Wccftech had the awesome chance to interview Akira Yamaoka, Head Composer & Sound Designer at Grasshopper Manufacture, at E3 2016.
Mainly known for his work on the Silent Hill series, he is now working on Let It Die, the PlayStation 4 exclusive online action game due in 2016. Here's the transcript of the chat we had, with a particular focus on Let It Die and the type of music that you'll find in the game. Enjoy!
My name is Kai Powell from Wccftech and I am here interviewing Akira Yamaoka, lead composer for GungHo and Grasshopper Manufacture’s new title Let It Die which is a Playstation 4 exclusive. I am a huge fan of your work, not only for the Silent Hill series but I actually have a copy of iFuturelist which is one of my favorite albums. It’s really good for studying and getting motivated.
With such a broad genre of music, you’re not just confined to rock or the more pop-y stuff. What would you say is your inspiration for the music styles for Let It Die?
It’s not exactly inspiration, but in terms of making music [I] focused on the fact that because it is an online game, people will be interacting with it. [I] wanted to make something that wasn’t too boring, but at the same time not too hardcore so that people would get annoyed about it.
Perhaps a little closer to the hardcore side, boss fights are obviously going to be spectacles with high energy. Are those going to have a bit more of the hardcore, maybe metal tones?
Yes, for the boss fights it will be more spectacular and emphasis that it will be a boss fight compared to the normal fights.
Suda51 is certainly known for a very ‘charming’ way of developing games. He does a lot of stuff out of the box, sometimes comic book-esque or happier than one might expect. You have the Death main character with the glasses and skateboard, kind of a comical attitude. How is that going to be affecting your work?
If you incorporate more of the comedy or lightheartedness sounds in the music, it wouldn’t make the humor side of Suda51’s work pop out. For the music varieties of [Let It Die], it is more serious and not too comical. [I] hope that it will emphasize Suda51’s more comical side of the game as a result.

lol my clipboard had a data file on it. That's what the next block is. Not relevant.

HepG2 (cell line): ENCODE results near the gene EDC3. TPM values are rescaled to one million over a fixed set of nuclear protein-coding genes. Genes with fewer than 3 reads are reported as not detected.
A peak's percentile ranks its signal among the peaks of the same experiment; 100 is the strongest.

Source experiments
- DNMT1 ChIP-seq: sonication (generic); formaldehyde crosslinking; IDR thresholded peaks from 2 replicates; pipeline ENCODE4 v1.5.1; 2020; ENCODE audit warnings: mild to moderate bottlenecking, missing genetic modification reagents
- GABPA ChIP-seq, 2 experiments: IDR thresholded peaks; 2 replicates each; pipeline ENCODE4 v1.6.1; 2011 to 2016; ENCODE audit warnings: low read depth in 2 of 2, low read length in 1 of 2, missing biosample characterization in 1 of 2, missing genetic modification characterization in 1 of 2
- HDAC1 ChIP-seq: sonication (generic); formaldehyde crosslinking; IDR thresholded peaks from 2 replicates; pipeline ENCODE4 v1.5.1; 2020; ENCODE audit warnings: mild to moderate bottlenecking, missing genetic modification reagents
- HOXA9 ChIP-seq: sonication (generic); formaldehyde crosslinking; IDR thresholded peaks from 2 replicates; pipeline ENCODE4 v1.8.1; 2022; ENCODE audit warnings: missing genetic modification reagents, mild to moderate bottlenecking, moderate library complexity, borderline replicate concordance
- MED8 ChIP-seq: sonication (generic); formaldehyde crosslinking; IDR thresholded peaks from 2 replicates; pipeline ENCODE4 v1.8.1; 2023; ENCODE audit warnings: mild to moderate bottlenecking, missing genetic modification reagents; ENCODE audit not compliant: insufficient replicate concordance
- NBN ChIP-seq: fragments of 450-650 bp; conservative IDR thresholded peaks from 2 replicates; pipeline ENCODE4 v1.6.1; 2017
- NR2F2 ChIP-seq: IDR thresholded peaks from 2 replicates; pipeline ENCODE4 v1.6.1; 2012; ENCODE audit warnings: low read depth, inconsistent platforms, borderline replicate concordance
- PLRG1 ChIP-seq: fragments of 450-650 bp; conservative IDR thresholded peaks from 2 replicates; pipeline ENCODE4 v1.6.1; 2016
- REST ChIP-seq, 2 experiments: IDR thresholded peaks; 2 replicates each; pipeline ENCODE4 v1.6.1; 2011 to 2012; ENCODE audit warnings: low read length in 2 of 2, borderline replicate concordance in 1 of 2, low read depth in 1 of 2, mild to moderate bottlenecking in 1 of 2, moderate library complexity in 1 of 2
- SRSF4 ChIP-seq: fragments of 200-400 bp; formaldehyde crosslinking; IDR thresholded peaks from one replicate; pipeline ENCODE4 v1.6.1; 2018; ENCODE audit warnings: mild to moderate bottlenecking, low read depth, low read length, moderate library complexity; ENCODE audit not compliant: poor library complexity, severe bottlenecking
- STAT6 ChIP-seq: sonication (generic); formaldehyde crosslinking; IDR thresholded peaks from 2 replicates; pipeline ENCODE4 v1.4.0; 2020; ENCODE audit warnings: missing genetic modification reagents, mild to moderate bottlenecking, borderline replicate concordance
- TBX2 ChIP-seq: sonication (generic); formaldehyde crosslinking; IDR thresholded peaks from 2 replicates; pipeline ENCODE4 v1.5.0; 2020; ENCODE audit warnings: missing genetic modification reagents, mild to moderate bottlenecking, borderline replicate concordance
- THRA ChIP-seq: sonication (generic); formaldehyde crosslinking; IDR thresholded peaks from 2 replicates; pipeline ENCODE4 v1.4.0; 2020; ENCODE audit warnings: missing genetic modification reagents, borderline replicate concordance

Of course. You want a good balance and don’t want to have one person overshadow the other’s work. In the SIlent Hill soundtracks, some of the more memorable themes featured Mary Elizabeth McGlynn on vocals. Will we perhaps see another collaboration song in Let It Die?
We are looking into more collaborating with the actual bands, especially the bands that we are incorporating into Let It Die for the soundtrack. Rather than incorporating one or two vocalists. [I] rather see it as a joint effort with many bands.
Could you give some examples of the bands that would be present with [Let It Die]’s soundtrack?
Most of them are Japanese indie bands. I don’t know if you are familiar with them.
A little bit.
OUTRAGE, winnie, TOTALFAT, HER NAME IN BLOOD, and 最終少女ひかさ. If you don’t know those, it’s fine.
No, by all means. Those are deeper cuts than I thought but I’ll have to search them out and see what they have online.
What you just said now, “Oh, I don’t know any of these bands but I would like to look them up.” That’s exactly what [I] wanted to bring up when people are playing Let It Die. [I] wanted a lot of people to play [Let It Die], hear the music, and say “Oh, this is cool!” Especially because a lot of these songs in Japan aren’t produced internationally, [I] felt that putting it into games was the best way to introduce them to the outside world. That’s exactly how [my] music was discovered by worldwide fans. [I] want the other artists to experience the same kind of fandom that only the international fans can give.
So, this would be like a mixtape to get people interested. As far as a lot of these undiscovered acts, did you seek them out personally or did they hear about [Let It Die] and want to get involved? Would they come up to you and say “Yamaoka-san, here is a sample of my music. Would you be able to use this for [Let It Die]?”
There’s been some instances where people have approached [me] and asked if we can use their music. Most of them I have rejected because [I] wanted to see the outside picture. At least for the indie bands that are participating in Let It Die, all of them [I] had approached personally by myself.
With some of the music that you’re curating, does Suda51 have some insight? Say, you have a song that you think is amazing and want to put in [a specific] boss fight, is he collaborating on some of the design process?
Most of the time, Suda gives minimal feedback and suggestions. He’s pretty much hands off with the music. [I] get to dictate how hard the music sounds or will be played in Let It Die.
Will there be a full soundtrack that incorporates both your music as well as the independent music that you’re curating together?
Yes, we wanted to make a project that would make a cool soundtrack for Let It Die.
That is something I would certainly like to purchase once it becomes available. Do you have any remarks that you would like to leave the fans or what to be excited for with the music to Let It Die?
[I] would like the fans to immerse themselves into the soundtrack of the game while they’re playing Let It Die. They can immerse themselves to the point that they enjoy the game experience and be part of that world.
[During the Let It Die concert at E3], we had a big surprise of personally seeing you on bass. Will we get to hear any of the music that you will personally performing for the soundtrack?
Oh yes, there’s a lot.
Are there any other things that you wanted to cover about the project?
For the specifics, we can’t say too much yet but because it is an online game and will be updated regularly, [I] would like the fans of Let It Die to stay tuned and be excited for the upcoming updates.
Thank you very much for your time, Yamaoka-san.
Thank you very much.